St. Isidore and Gobers took the dispute to U.S. District Court and used testimony from Tom Hess, a professor of biological and agricultural engineering at the University of Idaho.

“The land treatment is … one of the main ways they treat septage,” Hess said, referring to the semisolid waste that is pumped from residential retention tanks. The process is particularly common on the East Coast, he said.

Hess visited the St. Isidore site in June, gathering soil samples and testing for the presence of disease-causing bacteria in the soil. He determined the site “poses neither threat nor harm to the health and welfare of the Coeur d’Alene Tribe or its members,” according to court records.

Scott Fields, Water Resource Program administrator for the tribe, disagreed.

After reviewing the St. Isidore application approved by the Department of Environmental Quality, Fields expressed concern that the waste posed “a risk to the water quality of the Coeur d’Alene Tribe of Indians’ Reservation.”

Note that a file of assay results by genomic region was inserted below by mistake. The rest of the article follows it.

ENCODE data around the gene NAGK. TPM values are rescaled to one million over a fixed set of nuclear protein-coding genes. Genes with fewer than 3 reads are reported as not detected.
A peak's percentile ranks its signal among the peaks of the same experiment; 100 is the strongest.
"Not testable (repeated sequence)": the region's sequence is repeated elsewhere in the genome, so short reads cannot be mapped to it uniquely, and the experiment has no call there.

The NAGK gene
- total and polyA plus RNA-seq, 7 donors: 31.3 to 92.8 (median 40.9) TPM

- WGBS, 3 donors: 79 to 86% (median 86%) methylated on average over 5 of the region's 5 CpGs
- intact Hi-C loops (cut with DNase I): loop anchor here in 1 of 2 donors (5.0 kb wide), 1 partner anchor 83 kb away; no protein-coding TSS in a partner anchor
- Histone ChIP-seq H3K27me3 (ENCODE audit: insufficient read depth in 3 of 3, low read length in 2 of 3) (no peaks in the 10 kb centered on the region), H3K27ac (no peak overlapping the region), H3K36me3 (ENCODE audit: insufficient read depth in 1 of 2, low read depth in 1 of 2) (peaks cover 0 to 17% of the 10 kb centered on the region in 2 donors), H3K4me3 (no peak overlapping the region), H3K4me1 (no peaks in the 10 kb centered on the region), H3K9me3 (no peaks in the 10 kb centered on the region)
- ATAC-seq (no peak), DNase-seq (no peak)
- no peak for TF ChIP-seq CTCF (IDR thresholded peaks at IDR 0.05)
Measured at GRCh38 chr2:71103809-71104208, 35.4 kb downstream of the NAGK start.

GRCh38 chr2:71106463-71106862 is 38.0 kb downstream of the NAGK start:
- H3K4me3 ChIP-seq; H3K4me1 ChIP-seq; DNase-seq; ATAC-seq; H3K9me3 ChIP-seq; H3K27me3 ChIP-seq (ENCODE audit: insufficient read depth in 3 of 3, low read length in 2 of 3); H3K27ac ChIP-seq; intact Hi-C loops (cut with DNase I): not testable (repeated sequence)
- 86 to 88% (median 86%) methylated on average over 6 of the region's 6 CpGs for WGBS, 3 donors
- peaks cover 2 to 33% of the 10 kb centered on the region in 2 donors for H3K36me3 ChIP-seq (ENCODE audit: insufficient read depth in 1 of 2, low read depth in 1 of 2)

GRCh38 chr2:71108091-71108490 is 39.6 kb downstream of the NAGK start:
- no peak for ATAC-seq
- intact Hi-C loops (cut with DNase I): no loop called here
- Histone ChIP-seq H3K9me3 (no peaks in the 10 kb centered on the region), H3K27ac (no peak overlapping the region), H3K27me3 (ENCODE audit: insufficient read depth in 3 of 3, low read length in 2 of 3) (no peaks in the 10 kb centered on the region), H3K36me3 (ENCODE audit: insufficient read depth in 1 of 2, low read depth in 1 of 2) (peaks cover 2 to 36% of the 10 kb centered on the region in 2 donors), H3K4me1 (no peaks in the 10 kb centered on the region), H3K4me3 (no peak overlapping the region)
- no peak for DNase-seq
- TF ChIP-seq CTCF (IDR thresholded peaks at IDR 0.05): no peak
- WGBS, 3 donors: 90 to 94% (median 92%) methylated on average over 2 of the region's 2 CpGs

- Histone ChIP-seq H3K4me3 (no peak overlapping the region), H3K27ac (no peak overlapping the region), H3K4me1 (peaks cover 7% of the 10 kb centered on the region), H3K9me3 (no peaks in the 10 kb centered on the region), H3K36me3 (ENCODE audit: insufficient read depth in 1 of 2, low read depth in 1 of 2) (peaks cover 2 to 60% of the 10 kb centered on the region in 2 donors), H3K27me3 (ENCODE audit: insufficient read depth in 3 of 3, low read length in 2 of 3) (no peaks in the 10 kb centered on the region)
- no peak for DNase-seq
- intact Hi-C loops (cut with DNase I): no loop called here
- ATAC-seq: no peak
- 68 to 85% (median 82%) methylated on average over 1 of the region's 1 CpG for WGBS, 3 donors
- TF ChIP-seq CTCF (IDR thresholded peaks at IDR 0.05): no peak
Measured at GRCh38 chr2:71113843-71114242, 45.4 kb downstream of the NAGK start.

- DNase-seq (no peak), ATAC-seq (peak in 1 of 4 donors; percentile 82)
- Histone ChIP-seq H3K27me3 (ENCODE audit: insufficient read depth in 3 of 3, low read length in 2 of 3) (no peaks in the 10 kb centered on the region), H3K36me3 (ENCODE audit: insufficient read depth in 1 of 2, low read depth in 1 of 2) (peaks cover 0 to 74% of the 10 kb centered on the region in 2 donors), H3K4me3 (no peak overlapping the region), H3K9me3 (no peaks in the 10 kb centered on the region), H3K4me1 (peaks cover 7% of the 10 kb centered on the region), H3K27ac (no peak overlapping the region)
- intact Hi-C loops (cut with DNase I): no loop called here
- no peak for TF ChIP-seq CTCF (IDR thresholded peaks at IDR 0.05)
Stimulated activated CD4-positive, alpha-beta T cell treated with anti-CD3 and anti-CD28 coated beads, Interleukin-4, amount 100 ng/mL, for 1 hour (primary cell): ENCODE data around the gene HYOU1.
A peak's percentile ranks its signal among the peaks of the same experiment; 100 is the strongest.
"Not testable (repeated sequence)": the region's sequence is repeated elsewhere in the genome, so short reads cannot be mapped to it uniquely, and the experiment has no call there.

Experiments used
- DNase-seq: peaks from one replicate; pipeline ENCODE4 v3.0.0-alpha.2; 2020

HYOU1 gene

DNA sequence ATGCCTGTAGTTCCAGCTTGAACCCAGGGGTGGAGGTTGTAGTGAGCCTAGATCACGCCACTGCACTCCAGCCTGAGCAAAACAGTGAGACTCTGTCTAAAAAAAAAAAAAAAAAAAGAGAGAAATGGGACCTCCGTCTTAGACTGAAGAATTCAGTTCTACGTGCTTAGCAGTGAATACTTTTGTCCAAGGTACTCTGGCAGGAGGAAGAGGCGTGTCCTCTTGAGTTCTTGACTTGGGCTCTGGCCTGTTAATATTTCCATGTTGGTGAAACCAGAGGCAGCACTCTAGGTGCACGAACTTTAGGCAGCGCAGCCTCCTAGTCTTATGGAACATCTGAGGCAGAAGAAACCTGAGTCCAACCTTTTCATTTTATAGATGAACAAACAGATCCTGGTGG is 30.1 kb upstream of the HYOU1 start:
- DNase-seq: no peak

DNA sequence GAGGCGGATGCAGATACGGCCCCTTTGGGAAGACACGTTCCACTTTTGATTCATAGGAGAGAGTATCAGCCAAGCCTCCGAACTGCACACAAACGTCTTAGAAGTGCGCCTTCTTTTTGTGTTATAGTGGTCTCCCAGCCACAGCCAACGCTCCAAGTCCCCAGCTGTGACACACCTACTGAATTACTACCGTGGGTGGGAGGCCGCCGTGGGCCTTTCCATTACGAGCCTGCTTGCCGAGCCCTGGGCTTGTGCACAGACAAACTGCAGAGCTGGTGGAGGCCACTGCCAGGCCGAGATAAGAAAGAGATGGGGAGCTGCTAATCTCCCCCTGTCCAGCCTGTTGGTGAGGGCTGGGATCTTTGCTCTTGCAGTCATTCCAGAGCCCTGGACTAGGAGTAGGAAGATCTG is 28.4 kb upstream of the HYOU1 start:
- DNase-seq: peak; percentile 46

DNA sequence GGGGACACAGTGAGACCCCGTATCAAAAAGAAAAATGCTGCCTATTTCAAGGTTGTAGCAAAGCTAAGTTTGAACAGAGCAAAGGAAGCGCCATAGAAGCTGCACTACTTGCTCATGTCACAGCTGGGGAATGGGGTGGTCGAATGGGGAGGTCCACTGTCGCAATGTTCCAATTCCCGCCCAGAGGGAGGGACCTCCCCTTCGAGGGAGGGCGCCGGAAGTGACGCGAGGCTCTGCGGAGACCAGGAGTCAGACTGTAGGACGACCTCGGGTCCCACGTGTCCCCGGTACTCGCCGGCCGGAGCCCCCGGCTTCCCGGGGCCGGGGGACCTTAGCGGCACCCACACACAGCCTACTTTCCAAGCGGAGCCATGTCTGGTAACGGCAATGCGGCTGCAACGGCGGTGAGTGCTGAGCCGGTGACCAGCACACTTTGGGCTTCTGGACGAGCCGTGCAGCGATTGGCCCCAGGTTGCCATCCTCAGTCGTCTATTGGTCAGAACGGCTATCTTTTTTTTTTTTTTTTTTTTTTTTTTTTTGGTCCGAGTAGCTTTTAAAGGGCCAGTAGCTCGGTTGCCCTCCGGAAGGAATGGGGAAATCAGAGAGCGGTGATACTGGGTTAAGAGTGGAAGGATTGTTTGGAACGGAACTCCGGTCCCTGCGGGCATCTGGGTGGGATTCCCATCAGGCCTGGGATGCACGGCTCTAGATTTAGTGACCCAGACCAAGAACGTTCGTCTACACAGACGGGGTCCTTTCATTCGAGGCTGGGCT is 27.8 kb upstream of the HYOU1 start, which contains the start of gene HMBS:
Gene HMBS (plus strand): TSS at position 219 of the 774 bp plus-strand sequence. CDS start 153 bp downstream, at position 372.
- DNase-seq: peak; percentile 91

Several tribal members also offered declarations expressing concern about the animals grazing nearby.

The injection process shoots the sewage into the ground about eight inches beneath the surface, said Gregg Smith, lead counsel for St. Isidore and Gobers. Hess also concluded the sewage posed no risk to wildlife.

Returning the case to the tribal court to settle the health risk, U.S. District Judge Edward Lodge said the question of whether a threat exists “must be analyzed objectively based on all the facts available.”

Smith called the ruling “frustrating,” disputing many of the claims made by the tribe in response to the ruling. A determination has not yet been made whether to pursue an appeal in federal court or take the argument back to the tribal court in Plummer.